Here's what I found, which is a good part of the answer.
The IP and most other registers are saved on the kernel stack "close" to where the stack is when your ISR is called.
In the AMD64 architecture, the data is saved in a KTRAP_FRAME structure, defined in ntddk.h. I did not find a similar definition on the X86 architecture.
The last few items of the trap frame are the data that is saved by the hardware when the interrupt is taken, and that includes the RIP to resume the interrupted thread.
The ISR that I have written is set up with IoConnectInterrupt(). It is recording what is nearby on the stack at the time. What I see is that between the trap frame and my ISR's stack are: a return address, 9 more QWORDs, and the ISR's return address.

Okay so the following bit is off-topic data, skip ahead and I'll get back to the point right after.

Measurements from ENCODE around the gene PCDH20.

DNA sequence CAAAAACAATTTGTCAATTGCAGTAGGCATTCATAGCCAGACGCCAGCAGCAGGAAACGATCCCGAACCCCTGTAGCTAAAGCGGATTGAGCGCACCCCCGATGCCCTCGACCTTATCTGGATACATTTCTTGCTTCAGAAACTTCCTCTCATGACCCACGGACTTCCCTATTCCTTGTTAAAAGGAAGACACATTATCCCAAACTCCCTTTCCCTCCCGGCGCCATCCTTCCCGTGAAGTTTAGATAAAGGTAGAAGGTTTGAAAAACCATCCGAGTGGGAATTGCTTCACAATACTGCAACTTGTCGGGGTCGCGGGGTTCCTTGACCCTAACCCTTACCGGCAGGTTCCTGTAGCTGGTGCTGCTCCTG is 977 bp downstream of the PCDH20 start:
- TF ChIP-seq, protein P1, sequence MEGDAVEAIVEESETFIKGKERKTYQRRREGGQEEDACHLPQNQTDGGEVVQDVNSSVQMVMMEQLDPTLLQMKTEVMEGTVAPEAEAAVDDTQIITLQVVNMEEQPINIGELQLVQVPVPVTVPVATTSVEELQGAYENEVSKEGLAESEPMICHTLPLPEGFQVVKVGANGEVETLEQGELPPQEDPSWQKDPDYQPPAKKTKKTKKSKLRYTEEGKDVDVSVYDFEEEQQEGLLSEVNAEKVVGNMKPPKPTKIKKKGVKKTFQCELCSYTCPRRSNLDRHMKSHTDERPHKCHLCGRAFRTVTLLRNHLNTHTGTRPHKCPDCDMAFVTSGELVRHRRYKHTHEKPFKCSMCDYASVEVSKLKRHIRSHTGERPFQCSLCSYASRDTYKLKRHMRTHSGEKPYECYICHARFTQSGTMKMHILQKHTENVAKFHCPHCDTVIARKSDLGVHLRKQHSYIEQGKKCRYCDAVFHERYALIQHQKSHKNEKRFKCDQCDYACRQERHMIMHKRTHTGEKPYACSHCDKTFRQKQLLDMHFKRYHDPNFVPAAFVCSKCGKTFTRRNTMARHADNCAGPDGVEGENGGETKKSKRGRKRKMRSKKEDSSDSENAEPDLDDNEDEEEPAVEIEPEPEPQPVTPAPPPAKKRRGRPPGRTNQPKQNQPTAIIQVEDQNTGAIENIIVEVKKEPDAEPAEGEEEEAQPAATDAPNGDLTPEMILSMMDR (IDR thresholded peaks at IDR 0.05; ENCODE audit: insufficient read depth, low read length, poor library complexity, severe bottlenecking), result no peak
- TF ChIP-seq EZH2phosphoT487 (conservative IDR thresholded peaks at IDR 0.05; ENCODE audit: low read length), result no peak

What's missing from the picture is how to know there are those 10 extra QWORDs on the stack, and whether this is dependable. I suspect not from one OS release to another. I could have the ISR (the first time) try to verify where the trap frame is, by looking for certain things (like the CS and SS registers), then remember the offset for the future. I don't like doing that, certainly not in a commercial product.
I've seen some mention about interrupt hooks, which sounds different from IoConnectInterrupt(). Perhaps that's a way to get called directly from the first interrupt handler, so that it would be certain where the trap frame was located.
Anyway, I know there must be a reliable way of doing this, because CodeAnalyst is able to collect the RIPs.